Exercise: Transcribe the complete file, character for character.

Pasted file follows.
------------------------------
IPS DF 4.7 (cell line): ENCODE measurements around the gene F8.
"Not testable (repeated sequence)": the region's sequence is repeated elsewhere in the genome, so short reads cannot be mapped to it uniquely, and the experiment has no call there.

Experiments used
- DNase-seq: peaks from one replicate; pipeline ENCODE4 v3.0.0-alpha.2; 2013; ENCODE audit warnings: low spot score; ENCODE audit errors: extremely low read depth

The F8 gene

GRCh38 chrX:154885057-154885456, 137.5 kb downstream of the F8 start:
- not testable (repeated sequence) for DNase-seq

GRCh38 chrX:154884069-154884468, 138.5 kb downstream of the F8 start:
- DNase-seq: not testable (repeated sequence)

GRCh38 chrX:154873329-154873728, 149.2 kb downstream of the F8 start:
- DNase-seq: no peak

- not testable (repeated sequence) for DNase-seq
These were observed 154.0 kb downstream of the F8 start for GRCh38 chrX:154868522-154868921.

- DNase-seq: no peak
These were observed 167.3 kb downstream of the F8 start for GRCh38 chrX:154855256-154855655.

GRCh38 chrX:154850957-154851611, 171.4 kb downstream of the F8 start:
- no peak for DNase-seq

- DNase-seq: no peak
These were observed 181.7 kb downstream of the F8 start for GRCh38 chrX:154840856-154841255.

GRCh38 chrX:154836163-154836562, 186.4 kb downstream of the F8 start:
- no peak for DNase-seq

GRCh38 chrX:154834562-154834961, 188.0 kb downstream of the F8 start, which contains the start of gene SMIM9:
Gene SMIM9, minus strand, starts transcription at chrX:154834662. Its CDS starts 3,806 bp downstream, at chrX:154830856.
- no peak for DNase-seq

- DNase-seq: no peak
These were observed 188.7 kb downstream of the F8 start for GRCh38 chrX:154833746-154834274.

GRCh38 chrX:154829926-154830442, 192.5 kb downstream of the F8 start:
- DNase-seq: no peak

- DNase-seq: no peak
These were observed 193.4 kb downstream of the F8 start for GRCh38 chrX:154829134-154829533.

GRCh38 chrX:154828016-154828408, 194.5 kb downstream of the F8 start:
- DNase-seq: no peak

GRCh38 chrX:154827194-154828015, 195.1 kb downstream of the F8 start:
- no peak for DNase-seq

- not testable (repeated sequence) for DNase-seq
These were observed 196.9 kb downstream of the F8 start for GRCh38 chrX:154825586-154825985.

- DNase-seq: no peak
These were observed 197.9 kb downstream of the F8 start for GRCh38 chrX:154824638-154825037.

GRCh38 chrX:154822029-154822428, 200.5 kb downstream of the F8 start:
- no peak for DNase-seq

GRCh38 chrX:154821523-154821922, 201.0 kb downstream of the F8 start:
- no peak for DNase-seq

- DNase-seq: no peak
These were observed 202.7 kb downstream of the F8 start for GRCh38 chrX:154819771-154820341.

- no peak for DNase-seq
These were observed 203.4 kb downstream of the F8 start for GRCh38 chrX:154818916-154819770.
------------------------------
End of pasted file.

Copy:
IPS DF 4.7 (cell line): ENCODE measurements around the gene F8.
"Not testable (repeated sequence)": the region's sequence is repeated elsewhere in the genome, so short reads cannot be mapped to it uniquely, and the experiment has no call there.

Experiments used
- DNase-seq: peaks from one replicate; pipeline ENCODE4 v3.0.0-alpha.2; 2013; ENCODE audit warnings: low spot score; ENCODE audit errors: extremely low read depth

The F8 gene

GRCh38 chrX:154885057-154885456, 137.5 kb downstream of the F8 start:
- not testable (repeated sequence) for DNase-seq

GRCh38 chrX:154884069-154884468, 138.5 kb downstream of the F8 start:
- DNase-seq: not testable (repeated sequence)

GRCh38 chrX:154873329-154873728, 149.2 kb downstream of the F8 start:
- DNase-seq: no peak

- not testable (repeated sequence) for DNase-seq
These were observed 154.0 kb downstream of the F8 start for GRCh38 chrX:154868522-154868921.

- DNase-seq: no peak
These were observed 167.3 kb downstream of the F8 start for GRCh38 chrX:154855256-154855655.

GRCh38 chrX:154850957-154851611, 171.4 kb downstream of the F8 start:
- no peak for DNase-seq

- DNase-seq: no peak
These were observed 181.7 kb downstream of the F8 start for GRCh38 chrX:154840856-154841255.

GRCh38 chrX:154836163-154836562, 186.4 kb downstream of the F8 start:
- no peak for DNase-seq

GRCh38 chrX:154834562-154834961, 188.0 kb downstream of the F8 start, which contains the start of gene SMIM9:
Gene SMIM9, minus strand, starts transcription at chrX:154834662. Its CDS starts 3,806 bp downstream, at chrX:154830856.
- no peak for DNase-seq

- DNase-seq: no peak
These were observed 188.7 kb downstream of the F8 start for GRCh38 chrX:154833746-154834274.

GRCh38 chrX:154829926-154830442, 192.5 kb downstream of the F8 start:
- DNase-seq: no peak

- DNase-seq: no peak
These were observed 193.4 kb downstream of the F8 start for GRCh38 chrX:154829134-154829533.

GRCh38 chrX:154828016-154828408, 194.5 kb downstream of the F8 start:
- DNase-seq: no peak

GRCh38 chrX:154827194-154828015, 195.1 kb downstream of the F8 start:
- no peak for DNase-seq

- not testable (repeated sequence) for DNase-seq
These were observed 196.9 kb downstream of the F8 start for GRCh38 chrX:154825586-154825985.

- DNase-seq: no peak
These were observed 197.9 kb downstream of the F8 start for GRCh38 chrX:154824638-154825037.

GRCh38 chrX:154822029-154822428, 200.5 kb downstream of the F8 start:
- no peak for DNase-seq

GRCh38 chrX:154821523-154821922, 201.0 kb downstream of the F8 start:
- no peak for DNase-seq

- DNase-seq: no peak
These were observed 202.7 kb downstream of the F8 start for GRCh38 chrX:154819771-154820341.

- no peak for DNase-seq
These were observed 203.4 kb downstream of the F8 start for GRCh38 chrX:154818916-154819770.